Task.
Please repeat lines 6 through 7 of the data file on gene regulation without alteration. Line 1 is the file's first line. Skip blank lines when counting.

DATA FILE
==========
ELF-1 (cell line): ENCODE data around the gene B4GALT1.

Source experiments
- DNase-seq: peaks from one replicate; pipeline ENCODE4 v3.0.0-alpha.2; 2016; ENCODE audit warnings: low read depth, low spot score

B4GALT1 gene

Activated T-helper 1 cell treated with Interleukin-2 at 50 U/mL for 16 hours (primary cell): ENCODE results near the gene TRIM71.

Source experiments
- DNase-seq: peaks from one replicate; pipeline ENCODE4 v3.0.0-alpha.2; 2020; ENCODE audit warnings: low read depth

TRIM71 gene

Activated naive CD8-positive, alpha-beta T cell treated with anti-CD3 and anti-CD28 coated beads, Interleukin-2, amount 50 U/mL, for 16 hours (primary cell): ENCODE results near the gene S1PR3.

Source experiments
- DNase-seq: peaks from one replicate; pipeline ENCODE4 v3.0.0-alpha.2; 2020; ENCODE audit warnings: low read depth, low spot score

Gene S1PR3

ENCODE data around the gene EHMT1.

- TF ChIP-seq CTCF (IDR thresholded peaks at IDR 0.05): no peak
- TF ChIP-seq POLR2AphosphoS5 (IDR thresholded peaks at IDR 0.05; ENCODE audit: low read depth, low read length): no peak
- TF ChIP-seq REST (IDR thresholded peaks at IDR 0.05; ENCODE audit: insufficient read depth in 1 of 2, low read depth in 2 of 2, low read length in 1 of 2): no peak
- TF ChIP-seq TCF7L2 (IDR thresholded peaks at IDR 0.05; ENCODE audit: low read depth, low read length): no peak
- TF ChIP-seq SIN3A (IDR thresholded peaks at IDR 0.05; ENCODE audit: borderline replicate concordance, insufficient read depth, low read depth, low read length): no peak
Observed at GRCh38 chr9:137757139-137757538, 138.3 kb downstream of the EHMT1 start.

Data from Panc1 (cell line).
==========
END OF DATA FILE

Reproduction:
Source experiments
- DNase-seq: peaks from one replicate; pipeline ENCODE4 v3.0.0-alpha.2; 2020; ENCODE audit warnings: low read depth